Former President Ernest Koroma’s COI Appeal Matter Set for Ruling
The Court of Appeal presided over by Justice Fatmatta Bintu Alhadi (JA), has informed the counsel representing former President Ernest Bai Koroma,Joseph F. Kamara and the State Counsel, R.B Kowa, they will be sent notices for judgement on the COI appeal matter.
Concord Times reports that former President Ernest Bai Koroma appealed against the findings of the Commissions of Inquiry on the grounds that the Judge of the Commission failed to adequately consider all the appellant’s property situated at Semi Turner drive (Adonkia) in the Western Area of the Republic of Sierra Leone, and the house in Makeni be forfeited to the State and more particularly on the evidence of a patently discredited valuation and an incompetent witness.
It was recalled that Justice Fatmatta Bintu Alhadi (JA) directed lawyers representing former President Ernest Bai Koroma and the State counsel to file and serve their written synopsis and appropriate authorities on the registrar and the respondents, and prepare for their oral submission.
Joseph F. Kamara, counsel for the appellant, argued that the Commission lacked the authority to levy such sanctions including the adverse findings and recommendations of the Justice Bankole Thompson’s Commission of Inquiry against the appellant.
He submitted in his oral submission that the COI was mandated to solely investigate and never to indict, but the commissioner in his own free will decided to prefer that the former President forfeit his property at Femi Turner and Makeni respectively.
He submitted that Section 48 (4) of the 1991 Constitution of Sierra Leone provides that ‘While any person holds or performs the functions of the office of President, no civil or criminal proceedings shall be instituted or continued against him in respect of anything done or omitted to be done by him either in his official or private capacity.’
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He submitted that the commission’s adverse findings and recommendations were not supported by evidence, and submitted that, the former president before assuming power, was an executive director of an insurance company, and a parliamentarian for ten years.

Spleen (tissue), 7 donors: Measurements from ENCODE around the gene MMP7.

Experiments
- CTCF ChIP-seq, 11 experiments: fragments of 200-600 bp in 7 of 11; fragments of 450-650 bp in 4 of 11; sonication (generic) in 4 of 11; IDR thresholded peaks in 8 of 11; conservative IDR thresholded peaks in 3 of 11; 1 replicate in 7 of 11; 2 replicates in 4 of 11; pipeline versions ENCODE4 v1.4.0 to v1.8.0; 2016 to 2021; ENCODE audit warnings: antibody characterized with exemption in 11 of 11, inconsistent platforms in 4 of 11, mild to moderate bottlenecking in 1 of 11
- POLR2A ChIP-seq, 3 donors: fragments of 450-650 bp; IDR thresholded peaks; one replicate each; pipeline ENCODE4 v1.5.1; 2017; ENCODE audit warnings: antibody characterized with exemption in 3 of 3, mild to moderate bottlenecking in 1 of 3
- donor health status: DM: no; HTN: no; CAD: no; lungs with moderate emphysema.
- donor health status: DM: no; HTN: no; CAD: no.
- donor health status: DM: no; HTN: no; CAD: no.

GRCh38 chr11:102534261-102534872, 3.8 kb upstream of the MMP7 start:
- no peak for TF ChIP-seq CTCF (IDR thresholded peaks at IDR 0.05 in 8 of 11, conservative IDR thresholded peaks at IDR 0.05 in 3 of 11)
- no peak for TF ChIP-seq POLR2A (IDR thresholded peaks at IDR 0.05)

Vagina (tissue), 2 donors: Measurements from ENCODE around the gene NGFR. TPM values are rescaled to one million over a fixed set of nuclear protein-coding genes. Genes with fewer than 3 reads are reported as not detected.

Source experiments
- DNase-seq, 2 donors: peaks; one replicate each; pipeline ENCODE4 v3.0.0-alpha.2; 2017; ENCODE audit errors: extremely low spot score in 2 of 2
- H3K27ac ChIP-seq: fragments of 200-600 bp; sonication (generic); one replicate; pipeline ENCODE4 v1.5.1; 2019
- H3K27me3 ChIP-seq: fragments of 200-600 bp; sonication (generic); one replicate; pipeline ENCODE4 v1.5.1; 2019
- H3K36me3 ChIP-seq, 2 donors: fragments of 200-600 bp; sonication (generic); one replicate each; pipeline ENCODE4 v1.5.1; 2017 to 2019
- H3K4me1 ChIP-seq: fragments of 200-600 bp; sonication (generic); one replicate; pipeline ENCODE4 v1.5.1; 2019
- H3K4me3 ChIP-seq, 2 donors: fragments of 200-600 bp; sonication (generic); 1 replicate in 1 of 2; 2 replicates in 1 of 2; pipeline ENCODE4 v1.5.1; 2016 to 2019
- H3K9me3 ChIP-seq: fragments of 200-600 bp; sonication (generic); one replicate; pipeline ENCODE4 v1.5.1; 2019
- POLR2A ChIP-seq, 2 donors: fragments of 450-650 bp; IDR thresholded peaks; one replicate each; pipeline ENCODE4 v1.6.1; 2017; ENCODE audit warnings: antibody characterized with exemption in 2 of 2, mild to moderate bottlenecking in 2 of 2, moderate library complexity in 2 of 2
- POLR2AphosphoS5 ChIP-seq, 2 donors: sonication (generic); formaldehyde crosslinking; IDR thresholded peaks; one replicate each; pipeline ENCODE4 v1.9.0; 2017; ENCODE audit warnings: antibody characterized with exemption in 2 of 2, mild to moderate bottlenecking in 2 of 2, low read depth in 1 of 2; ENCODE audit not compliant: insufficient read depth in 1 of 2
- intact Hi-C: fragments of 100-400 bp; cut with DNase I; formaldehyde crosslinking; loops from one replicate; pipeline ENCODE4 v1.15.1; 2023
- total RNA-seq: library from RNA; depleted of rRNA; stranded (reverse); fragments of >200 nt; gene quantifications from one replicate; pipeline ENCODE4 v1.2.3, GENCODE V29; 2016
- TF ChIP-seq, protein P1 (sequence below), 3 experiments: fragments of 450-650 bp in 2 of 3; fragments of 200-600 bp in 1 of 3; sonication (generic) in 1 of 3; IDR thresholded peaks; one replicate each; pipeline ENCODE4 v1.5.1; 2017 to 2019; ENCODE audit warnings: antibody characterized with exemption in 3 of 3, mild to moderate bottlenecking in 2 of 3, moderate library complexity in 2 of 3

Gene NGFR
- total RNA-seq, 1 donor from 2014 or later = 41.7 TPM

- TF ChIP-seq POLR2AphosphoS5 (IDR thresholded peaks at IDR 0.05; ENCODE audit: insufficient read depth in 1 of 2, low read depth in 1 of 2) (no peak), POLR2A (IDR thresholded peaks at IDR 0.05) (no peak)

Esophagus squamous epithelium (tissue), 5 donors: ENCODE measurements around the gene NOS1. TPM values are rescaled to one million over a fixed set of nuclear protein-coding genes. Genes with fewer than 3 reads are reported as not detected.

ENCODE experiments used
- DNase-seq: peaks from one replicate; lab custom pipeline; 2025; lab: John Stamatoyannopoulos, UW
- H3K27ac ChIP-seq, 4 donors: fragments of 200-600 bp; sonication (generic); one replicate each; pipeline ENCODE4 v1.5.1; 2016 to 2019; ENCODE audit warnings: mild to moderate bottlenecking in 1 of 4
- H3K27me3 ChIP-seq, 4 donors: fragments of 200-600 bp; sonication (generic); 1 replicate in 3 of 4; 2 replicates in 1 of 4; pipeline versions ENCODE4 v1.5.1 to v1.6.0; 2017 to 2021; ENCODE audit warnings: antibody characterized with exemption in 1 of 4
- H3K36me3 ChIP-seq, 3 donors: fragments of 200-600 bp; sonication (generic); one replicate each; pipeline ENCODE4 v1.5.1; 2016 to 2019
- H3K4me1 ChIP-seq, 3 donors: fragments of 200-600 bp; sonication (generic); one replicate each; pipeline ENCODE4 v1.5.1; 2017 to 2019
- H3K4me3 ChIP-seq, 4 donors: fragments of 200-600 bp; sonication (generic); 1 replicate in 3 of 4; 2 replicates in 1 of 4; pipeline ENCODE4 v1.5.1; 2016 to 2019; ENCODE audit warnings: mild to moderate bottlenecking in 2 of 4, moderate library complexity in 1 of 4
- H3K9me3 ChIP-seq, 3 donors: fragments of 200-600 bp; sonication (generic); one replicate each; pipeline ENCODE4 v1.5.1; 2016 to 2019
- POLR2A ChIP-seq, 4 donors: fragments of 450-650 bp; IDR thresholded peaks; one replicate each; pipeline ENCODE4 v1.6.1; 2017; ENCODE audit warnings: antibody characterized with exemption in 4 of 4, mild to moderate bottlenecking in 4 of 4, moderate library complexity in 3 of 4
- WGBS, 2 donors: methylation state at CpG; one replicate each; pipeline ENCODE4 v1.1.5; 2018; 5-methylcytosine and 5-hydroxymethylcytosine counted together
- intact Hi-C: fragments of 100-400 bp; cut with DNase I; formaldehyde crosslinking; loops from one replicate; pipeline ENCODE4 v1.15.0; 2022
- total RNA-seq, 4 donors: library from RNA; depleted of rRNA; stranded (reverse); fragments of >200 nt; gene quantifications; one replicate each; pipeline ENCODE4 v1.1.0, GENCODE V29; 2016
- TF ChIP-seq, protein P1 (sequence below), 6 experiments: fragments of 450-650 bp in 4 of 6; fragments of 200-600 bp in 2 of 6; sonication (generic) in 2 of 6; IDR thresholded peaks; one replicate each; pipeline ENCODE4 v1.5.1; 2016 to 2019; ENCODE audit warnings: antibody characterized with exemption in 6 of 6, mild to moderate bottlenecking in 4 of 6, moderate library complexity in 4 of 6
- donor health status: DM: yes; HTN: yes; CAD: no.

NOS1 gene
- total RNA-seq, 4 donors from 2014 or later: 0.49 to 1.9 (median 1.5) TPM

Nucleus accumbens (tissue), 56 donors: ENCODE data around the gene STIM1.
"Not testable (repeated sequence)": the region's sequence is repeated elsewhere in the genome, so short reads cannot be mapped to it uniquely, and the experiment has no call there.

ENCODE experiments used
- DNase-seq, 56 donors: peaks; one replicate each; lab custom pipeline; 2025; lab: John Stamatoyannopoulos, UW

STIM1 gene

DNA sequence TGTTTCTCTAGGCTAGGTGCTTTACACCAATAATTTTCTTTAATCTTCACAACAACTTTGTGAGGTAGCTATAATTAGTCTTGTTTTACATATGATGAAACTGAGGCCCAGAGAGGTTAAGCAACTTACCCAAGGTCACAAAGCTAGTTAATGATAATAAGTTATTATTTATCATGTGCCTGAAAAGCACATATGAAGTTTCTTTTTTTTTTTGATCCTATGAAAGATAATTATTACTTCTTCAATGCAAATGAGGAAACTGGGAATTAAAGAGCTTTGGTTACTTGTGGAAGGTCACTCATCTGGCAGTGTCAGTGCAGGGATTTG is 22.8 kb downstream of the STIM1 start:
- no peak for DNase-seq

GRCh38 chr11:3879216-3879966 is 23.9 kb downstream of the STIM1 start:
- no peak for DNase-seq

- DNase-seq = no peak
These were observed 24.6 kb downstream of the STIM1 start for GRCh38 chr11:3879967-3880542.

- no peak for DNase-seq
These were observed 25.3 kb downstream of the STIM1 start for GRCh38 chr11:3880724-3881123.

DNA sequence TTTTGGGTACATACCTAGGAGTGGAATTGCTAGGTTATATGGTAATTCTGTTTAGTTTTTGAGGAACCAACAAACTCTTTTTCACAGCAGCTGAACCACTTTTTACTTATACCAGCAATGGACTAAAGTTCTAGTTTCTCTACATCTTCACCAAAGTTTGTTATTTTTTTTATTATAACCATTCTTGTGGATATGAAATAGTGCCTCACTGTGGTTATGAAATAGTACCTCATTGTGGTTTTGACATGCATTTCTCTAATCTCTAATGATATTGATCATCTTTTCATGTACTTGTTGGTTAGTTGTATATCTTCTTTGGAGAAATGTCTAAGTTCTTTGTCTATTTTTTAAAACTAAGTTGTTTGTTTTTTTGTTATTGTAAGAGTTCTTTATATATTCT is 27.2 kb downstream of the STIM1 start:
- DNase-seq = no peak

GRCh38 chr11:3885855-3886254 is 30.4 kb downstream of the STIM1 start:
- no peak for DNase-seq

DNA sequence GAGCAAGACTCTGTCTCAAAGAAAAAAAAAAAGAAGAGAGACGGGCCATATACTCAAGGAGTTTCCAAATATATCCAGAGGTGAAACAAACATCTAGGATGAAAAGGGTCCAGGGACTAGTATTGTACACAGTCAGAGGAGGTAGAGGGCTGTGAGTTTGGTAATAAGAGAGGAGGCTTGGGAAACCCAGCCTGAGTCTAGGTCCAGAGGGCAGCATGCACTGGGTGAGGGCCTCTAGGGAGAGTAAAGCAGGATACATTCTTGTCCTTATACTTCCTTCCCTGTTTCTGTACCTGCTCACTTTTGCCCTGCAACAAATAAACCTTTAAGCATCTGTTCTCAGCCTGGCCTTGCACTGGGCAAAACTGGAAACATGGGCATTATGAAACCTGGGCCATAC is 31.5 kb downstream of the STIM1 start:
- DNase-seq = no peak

He further submitted that an enquiry should not duplicate the general criminal process or to draw conclusion and that the commission of inquiry only had adversary powers.
The defence counsel comprised R.B. Kowa; A. Sheku and T.J. Freeman, in reply on behalf of the state, responded that, “I rely on my synopsis filed and adopt the contents therein as my argument.”
“I seek your leave to argue all the grounds of appeal and address relevant issues of recommendations.”
He said the purpose for which the Commission was set up was to ascertain as to whether the persons referred to in sub paragraph (a) to (c) collaborated with any person in respect of such corruption, dishonesty and abuse of office.
Lawyer Kowa went further to submit that, “there is no wrong done by the sole Commissioner that may amount to an excess of his jurisdictions, the Commission’s findings which according to counsel is appealed against.
He submitted that the former president immunity ends the day his tenure in officer as president ends, and further submitted that whatever he might have done will be triable by law.
He submitted that Section 48 (4) of the Constitution of Sierra Leone spelt it clear that the president has immunity only when he is in office and submitted that the executive order as the appellant relied on has effect only when a president is in office.
“The Commission in its adverse findings didn’t name the appellant. The question that is left with the court is to determine whether there was an adverse finding against the appellant,” he argued.
He noted that the Commissions of Inquiry were set up to impartially look into erstwhile President Ernest Bai Koroma’s led Government, especially the financial activities of former Ministers and their Deputies, Heads of Departments and Parastatals.